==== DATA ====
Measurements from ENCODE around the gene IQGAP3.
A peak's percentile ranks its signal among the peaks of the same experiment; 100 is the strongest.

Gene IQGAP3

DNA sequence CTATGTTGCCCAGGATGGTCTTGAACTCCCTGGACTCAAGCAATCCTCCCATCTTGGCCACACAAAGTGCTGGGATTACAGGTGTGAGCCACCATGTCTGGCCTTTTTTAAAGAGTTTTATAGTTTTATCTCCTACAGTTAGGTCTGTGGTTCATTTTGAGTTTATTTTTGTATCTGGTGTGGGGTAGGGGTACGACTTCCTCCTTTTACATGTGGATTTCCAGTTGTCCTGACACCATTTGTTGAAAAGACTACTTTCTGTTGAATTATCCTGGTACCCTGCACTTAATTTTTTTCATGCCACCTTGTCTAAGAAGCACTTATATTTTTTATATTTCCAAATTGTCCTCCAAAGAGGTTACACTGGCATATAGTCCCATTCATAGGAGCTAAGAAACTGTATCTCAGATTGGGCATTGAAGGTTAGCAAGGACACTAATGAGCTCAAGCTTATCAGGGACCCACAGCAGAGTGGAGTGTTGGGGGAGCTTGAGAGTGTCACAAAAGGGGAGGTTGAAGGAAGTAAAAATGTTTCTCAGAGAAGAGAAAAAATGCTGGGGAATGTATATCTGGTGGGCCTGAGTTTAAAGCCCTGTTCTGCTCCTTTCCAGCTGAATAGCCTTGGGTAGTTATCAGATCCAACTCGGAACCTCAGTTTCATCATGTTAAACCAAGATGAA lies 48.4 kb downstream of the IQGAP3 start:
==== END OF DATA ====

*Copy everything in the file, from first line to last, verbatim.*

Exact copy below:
Measurements from ENCODE around the gene IQGAP3.
A peak's percentile ranks its signal among the peaks of the same experiment; 100 is the strongest.

Gene IQGAP3

DNA sequence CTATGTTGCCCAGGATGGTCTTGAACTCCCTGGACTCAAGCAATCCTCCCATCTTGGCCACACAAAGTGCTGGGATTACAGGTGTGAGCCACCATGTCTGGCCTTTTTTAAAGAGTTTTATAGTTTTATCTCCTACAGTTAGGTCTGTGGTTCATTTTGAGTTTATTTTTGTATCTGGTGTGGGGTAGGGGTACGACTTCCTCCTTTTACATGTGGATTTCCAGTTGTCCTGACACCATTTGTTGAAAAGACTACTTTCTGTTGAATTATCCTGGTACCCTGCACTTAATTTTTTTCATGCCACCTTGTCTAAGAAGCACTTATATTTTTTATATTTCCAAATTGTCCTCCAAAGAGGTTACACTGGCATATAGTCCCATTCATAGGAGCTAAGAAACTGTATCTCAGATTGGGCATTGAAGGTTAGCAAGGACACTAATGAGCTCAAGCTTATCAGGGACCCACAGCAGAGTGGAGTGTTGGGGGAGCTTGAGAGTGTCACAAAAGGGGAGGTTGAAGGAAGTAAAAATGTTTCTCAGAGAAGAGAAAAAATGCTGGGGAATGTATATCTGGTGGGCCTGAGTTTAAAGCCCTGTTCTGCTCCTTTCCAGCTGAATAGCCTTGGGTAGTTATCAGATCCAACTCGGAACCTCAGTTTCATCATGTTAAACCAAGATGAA lies 48.4 kb downstream of the IQGAP3 start: